15. Mr Barlow for the Plaintiff has submitted that we should not disturb what is essentially an exercise of discretion by the learnedjudge below. It is true that Yam J did exercise a discretion, but we feel that we are entitled to interfere for two reasons:-

(1) In my view, he was wrong to be of the opinion that Chu J had given the Defendant “one chance” to save itself, that the Defendanthad squandered it and that it was therefore pointless to grant an extension. Chu J granted a stay up to 20 June 2003 with the 18June 2003 deadline in mind which is when the Korean creditors were due to meet. She granted a stay so as to be apprised of any significantdevelopments in due course. The court was not, in our view, then imposing any final deadline.

(2) The learned judge was also perhaps unduly robust in denying the Defendant a last chance, particularly when no significant prejudicewould be caused to the Plaintiff by it.

16. Mr Barlow also made submissions which in reality go to Chu J’s jurisdiction to grant a stay but this is not an aspect which is beforeus. The Plaintiff has served notices of appeal against both Chu J and Seagroatt J’s orders and these appeals have yet to be heard.We have proceeded (as we must) on the basis of the existence of jurisdiction which Chu J found to be that the court could properlytake into account the prospect of a corporate restructuring and its probable consequences on the parties to the proceedings to arriveat a conclusion that was just and equitable. I make no comment, however, as to whether or not Chu J was correct on this.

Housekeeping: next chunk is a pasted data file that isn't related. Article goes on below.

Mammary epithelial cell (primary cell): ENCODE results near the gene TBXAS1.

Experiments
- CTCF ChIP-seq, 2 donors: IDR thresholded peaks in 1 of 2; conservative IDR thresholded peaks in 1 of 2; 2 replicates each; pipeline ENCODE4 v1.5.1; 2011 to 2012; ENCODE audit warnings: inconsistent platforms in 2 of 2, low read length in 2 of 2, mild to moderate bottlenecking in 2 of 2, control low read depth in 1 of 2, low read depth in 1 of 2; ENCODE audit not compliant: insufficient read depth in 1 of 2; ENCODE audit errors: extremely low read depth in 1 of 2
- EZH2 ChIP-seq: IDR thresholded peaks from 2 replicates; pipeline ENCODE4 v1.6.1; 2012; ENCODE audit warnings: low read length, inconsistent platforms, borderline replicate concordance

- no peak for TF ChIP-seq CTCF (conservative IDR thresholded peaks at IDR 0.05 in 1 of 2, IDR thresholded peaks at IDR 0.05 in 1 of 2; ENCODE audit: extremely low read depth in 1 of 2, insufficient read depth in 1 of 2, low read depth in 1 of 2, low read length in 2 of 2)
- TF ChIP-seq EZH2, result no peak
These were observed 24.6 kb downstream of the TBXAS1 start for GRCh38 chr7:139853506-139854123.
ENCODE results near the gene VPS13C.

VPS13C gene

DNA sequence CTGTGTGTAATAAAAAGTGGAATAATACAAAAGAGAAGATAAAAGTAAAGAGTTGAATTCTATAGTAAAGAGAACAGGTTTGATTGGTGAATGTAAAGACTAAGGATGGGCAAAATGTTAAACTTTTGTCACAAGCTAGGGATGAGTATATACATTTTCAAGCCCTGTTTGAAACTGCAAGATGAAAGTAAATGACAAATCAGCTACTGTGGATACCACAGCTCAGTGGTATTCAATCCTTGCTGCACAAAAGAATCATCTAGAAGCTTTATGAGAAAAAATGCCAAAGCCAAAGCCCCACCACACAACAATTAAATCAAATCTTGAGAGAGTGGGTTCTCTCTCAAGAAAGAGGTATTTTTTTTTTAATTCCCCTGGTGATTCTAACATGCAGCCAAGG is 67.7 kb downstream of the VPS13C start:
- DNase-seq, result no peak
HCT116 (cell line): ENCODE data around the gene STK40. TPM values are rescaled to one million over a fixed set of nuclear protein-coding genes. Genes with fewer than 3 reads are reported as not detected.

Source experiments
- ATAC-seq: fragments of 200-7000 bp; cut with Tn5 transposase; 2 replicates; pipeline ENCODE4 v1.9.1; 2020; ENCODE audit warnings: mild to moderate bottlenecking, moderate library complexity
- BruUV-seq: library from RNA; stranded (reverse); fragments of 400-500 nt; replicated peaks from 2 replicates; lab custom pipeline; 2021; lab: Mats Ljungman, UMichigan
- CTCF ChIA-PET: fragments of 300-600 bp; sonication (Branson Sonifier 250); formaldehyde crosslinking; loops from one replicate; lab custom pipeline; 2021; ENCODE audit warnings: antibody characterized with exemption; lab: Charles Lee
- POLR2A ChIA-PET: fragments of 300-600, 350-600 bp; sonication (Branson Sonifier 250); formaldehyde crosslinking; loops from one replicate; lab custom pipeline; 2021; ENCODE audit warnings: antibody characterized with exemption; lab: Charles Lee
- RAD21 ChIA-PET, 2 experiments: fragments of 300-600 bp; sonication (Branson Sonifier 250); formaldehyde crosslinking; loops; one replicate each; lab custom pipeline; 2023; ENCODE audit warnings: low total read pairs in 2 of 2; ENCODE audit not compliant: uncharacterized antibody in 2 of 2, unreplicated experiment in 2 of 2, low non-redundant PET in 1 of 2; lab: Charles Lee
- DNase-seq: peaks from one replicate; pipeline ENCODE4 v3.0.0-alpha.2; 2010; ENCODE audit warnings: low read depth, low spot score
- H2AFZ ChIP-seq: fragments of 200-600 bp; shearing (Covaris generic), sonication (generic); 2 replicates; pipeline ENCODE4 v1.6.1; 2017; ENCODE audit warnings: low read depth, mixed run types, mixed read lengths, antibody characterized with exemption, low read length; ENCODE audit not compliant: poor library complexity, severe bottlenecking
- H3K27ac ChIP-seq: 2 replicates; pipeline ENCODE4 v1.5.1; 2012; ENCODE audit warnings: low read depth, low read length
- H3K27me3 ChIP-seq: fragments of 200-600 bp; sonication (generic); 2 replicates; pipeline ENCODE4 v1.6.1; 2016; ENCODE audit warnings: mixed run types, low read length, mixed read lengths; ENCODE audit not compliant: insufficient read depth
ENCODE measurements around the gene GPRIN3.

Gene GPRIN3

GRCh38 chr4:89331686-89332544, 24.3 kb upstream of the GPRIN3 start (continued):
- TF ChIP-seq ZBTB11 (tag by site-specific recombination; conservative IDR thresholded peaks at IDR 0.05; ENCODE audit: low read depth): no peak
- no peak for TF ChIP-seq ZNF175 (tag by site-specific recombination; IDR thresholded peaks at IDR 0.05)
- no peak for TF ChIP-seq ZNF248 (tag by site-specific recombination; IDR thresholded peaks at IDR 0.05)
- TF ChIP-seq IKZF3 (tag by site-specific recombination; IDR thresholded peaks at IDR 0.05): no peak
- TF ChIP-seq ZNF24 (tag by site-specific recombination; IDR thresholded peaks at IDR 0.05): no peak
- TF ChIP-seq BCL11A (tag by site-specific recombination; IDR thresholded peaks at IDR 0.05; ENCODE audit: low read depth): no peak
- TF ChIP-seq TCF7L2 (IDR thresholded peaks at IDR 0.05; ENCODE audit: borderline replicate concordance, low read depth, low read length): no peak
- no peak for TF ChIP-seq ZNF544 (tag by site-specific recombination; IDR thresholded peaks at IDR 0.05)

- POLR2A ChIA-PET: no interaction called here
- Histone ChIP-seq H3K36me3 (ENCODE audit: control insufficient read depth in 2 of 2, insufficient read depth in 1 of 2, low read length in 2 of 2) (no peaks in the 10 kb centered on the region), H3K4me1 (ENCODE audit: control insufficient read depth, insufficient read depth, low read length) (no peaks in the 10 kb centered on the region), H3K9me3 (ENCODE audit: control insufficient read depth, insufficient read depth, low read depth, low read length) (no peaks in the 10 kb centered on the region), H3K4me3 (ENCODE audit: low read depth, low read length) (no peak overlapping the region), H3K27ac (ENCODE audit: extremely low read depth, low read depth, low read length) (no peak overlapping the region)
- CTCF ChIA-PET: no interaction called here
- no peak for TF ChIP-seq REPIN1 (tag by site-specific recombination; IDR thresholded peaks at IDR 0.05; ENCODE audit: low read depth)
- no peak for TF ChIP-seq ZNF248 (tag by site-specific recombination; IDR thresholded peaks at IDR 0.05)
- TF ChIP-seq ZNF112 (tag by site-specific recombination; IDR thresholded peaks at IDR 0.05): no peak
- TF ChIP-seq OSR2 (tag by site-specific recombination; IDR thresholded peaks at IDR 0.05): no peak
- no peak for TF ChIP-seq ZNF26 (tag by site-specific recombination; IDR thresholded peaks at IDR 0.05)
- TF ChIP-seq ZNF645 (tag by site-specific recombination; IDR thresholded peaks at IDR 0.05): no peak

17. I would also grant a liberty to apply in the present case. However, I wish to make it clear that unless an agreement is reached by21 July 2003 between the Defendant and its creditors in relation to any restructuring at least as to matters of principle, any furtherextension is extremely unlikely to be granted.

18. The order I therefore propose is that:-

(1) The appeal be allowed and Yam J’s decision be set aside.

(2) The stay of execution ordered by Chu J on 6 June 2003, as extended by Seagroatt J on 20 June 2003, be extended to 21 July 2003on the same conditions as specified in those orders, with liberty to apply.

Hon. Stock JA:

19. For the reasons given by Ma JA, I agree with the result and the order which he proposes and there will be an order in those terms.

(Frank Stock) (Geoffrey Ma)
Justice of Appeal Justice of Appeal

Representation:

Mr Barrie Barlow, instructed by Messrs Denton Wilde Sapte, for the Plaintiff.

Mr John Scott, SC, instructed by Messrs Allen & Overy, for the Defendant.